• Ever since I had surgery, I've been able to participate in all sorts of activities that would have previously been out of the question. I regularly walk, golf and now a lot of hot yoga. My knees and joints were killing me with all the weight and all that's gone now.
  • I sleep better.
  • I'm off all meds! Pre surgery, I had to take meds for cholesterol and heart burn. I was pre diabetic and was considering meds for that. Post surgery those meds became unnecessary. Most surprising is that over the the last 18 months, I've even stopped taking omeprazole for heartburn.
  • I don't get hungry like I used to. I've always liked food and eating, so I do continue to think about food (head hunger), but I rarely physically feel hungry. No growling stomach ever.

Negatives:

  • Once in a while (5 or 6 times per year), I eat past my stomach's capacity and vomit it up. This is always frustrating and I kick myself for still letting it happen.
  • Weight loss surgery is NOT a silver bullet. For the first 12 months post surgery it seemed like magic. Weight flew off and it didn't seem like I would ever gain it back no matter what I ate. Not true 5.5 years out. I still need to think about my weight and diet. If I forget or get lazy / complacent, I gain weight. I need to weigh myself every day. I need to lose 10 pounds. Managing weight is still work.
  • I elected kept my surgery a secret, expect for just a handful of people. I'm not sure I'd do that again. I was pretty embarrassed about having to have a surgery to get my weight under control. Since I eat normal now and it's been so long since I lost the majority of my weight, the "how did you do it" conversations don't come up any more. But when I interact with really obese people that are friends, I'd like to be able to talk about my experience and try to inspire them to consider surgery. Secrets in life aren't that fun. Yes, I could always reveal what I did to everyone, but it seems silly at this point.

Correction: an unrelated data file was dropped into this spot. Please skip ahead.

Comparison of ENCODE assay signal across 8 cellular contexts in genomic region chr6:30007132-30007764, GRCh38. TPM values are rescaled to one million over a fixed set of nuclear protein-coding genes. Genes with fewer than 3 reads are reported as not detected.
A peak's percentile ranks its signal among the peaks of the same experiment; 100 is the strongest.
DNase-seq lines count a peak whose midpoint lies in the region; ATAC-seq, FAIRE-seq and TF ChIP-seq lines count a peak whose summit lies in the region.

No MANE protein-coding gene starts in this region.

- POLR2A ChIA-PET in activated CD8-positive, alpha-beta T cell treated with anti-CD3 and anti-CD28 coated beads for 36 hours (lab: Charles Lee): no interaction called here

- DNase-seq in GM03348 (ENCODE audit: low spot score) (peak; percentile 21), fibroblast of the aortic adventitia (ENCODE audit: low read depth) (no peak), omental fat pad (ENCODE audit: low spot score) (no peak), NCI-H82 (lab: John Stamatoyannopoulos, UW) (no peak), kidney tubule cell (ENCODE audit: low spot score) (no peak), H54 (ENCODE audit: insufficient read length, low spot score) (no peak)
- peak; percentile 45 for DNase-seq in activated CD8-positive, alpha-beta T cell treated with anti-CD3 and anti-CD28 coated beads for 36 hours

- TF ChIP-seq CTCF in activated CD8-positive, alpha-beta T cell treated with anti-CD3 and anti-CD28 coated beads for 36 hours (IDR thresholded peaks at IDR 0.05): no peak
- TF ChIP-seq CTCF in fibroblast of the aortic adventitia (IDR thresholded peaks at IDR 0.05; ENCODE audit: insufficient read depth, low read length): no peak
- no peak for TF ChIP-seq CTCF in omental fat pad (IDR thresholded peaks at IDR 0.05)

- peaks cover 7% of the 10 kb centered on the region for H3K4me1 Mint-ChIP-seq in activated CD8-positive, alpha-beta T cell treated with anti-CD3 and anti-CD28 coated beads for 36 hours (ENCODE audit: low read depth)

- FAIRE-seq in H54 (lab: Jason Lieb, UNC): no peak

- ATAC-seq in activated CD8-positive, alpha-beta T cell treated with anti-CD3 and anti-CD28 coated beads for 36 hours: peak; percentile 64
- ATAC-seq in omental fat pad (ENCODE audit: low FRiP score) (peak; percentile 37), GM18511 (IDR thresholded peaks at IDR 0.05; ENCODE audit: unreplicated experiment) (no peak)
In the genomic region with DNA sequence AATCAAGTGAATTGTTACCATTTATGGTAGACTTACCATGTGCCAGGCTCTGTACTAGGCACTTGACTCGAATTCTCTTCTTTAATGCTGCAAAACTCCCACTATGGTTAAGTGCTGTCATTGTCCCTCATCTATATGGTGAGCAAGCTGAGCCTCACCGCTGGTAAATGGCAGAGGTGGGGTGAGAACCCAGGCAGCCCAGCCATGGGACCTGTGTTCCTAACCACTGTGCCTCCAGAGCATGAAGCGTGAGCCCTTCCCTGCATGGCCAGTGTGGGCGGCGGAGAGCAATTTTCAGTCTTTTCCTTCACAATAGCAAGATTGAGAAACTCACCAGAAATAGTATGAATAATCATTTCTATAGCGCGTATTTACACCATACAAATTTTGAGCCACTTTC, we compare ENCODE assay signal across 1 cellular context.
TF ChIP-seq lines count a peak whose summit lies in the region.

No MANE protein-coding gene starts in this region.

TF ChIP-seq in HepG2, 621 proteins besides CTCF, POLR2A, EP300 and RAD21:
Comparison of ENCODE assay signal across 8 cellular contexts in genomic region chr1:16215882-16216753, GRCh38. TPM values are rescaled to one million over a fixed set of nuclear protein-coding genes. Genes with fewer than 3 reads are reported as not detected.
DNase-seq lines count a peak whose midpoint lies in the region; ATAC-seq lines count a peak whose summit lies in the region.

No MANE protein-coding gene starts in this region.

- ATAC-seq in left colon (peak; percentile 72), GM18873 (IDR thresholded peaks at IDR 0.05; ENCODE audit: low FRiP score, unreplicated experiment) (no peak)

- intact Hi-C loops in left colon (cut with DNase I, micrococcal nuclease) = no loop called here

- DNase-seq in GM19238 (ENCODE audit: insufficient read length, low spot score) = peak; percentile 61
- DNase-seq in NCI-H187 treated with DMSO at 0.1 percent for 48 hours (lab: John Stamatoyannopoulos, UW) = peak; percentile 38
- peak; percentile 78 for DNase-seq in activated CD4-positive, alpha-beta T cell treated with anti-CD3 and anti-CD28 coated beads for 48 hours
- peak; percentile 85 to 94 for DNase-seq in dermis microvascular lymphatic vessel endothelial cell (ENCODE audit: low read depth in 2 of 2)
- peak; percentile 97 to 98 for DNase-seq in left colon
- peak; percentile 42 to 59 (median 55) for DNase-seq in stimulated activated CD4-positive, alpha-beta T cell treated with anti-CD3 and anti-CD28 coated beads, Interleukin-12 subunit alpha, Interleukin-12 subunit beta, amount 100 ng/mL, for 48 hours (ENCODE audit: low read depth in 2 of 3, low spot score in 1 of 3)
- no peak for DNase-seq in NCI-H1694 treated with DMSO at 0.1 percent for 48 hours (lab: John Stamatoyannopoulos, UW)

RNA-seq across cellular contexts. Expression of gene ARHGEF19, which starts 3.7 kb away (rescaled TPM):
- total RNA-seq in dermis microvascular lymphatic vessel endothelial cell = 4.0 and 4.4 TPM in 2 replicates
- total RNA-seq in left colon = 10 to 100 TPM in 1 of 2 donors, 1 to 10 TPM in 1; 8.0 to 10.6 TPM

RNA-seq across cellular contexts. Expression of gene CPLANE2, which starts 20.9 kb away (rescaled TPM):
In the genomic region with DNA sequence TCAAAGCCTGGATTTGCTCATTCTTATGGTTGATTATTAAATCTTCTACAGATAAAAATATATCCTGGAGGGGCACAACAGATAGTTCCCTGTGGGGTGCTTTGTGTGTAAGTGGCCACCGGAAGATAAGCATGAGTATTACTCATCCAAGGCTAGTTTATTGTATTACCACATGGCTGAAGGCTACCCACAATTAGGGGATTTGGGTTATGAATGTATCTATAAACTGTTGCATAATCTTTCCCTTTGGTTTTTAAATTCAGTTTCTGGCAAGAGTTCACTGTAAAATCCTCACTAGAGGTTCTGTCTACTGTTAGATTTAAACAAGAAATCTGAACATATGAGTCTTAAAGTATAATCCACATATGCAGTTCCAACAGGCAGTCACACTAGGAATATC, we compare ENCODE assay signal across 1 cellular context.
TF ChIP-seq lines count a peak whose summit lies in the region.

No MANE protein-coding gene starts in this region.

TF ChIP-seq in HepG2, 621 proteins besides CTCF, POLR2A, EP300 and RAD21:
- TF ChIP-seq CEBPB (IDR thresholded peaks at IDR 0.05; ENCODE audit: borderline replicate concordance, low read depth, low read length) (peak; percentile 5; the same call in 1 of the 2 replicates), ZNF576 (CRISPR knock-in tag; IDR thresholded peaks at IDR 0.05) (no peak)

So that's all for this year. Having surgery was the best thing I've ever done for myself. My only regret is having waited until I was 39. I wish I would have done it 10 years earlier!

Thanks for reading and your support.

Familyman

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Thank you so much for visiting and sharing your experiences. Its great to hear from veterans.

Good luck with that last 8 pounds!

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Thank you so much for sharing your experience!

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This was really helpful. Thanks so much for taking the time.

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Thanks! It helps so much to hear from vets with long term experience so we get some insight on what to expect down the road. Congratulations on your success. 😊

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Congrats on your success and thank you for sharing. There aren't many vets on here and that long-term information is soooo helpful!

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That was very helpful to read. Thanks for sharing. I'm coming up on 6 months post-op sleeve.

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This is wonderful, thank you.

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Thank you for sharing! Congratulations on your success and hard work!

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thank you very helpful for all of us